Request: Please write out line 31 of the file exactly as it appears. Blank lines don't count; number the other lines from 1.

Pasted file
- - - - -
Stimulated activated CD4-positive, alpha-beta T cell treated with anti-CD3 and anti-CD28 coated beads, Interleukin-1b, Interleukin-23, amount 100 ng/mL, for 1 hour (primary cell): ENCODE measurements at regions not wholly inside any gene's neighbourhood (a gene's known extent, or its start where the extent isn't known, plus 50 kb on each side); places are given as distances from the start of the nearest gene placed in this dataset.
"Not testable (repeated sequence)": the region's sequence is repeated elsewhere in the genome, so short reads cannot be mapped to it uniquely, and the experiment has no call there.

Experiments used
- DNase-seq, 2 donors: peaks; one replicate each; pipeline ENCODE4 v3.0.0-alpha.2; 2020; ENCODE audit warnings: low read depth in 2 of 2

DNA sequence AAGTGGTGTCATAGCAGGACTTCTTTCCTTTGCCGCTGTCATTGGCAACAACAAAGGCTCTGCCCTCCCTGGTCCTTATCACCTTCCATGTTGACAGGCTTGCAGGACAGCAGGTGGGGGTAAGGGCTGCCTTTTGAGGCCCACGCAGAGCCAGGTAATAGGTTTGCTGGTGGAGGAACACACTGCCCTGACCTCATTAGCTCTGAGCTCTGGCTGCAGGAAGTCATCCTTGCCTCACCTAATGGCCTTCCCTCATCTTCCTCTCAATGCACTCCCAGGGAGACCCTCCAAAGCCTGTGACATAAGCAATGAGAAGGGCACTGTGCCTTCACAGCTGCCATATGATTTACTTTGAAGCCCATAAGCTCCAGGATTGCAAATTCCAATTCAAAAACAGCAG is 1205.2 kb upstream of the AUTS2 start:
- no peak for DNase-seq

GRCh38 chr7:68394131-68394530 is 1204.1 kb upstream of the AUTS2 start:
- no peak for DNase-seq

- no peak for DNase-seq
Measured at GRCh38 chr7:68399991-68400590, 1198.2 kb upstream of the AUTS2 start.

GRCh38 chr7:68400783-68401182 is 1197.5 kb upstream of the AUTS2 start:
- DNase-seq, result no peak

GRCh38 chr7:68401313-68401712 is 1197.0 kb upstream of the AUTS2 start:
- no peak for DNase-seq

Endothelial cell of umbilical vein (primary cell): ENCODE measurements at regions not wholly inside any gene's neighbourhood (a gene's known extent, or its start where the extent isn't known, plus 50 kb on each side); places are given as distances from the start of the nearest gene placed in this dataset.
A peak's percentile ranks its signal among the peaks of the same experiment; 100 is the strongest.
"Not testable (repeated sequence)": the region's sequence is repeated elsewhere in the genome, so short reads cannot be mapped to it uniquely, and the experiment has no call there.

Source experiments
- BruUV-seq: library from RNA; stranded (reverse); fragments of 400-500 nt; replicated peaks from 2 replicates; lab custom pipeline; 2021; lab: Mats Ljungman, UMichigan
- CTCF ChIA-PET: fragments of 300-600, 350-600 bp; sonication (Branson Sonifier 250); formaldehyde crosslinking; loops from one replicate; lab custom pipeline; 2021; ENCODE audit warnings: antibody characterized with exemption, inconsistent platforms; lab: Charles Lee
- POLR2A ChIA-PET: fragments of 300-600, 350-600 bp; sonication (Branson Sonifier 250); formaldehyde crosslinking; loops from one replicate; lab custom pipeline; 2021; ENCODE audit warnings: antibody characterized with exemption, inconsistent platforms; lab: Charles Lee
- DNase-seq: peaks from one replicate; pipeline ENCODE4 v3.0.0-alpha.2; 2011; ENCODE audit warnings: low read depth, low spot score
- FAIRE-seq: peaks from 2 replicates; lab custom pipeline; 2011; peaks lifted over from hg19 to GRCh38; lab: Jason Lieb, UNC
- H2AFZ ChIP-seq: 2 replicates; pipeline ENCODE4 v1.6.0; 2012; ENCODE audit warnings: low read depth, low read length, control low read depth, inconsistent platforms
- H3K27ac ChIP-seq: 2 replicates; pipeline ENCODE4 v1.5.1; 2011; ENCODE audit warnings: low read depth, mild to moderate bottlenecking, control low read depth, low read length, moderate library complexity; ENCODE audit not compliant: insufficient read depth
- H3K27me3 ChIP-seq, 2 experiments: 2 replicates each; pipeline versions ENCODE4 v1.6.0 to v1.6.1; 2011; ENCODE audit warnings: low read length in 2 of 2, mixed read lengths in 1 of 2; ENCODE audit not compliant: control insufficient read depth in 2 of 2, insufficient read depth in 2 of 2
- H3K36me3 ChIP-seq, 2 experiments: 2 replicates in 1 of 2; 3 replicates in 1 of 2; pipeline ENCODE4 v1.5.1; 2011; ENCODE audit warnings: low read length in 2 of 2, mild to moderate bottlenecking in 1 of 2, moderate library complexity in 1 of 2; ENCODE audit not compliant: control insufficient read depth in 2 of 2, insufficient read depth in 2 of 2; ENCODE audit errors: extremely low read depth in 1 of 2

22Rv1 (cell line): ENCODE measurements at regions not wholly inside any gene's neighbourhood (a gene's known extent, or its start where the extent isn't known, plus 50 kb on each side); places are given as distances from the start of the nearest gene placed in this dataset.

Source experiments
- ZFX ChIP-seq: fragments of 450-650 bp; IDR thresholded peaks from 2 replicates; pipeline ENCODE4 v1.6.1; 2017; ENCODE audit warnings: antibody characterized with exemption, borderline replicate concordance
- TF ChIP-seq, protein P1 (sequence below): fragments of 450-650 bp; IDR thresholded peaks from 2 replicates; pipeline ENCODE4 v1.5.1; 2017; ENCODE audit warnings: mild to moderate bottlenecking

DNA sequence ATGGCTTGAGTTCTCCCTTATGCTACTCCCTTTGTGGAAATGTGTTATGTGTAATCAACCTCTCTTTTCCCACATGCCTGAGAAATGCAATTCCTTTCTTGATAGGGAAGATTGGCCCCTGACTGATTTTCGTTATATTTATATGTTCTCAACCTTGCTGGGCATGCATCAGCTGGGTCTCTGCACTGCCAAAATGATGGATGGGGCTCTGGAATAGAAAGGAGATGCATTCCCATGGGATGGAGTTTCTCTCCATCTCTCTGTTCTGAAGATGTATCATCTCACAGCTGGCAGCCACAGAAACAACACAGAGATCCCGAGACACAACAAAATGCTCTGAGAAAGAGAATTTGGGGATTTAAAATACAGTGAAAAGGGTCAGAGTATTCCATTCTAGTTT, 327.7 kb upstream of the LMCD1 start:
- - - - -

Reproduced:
- TF ChIP-seq, protein P1 (sequence below): fragments of 450-650 bp; IDR thresholded peaks from 2 replicates; pipeline ENCODE4 v1.5.1; 2017; ENCODE audit warnings: mild to moderate bottlenecking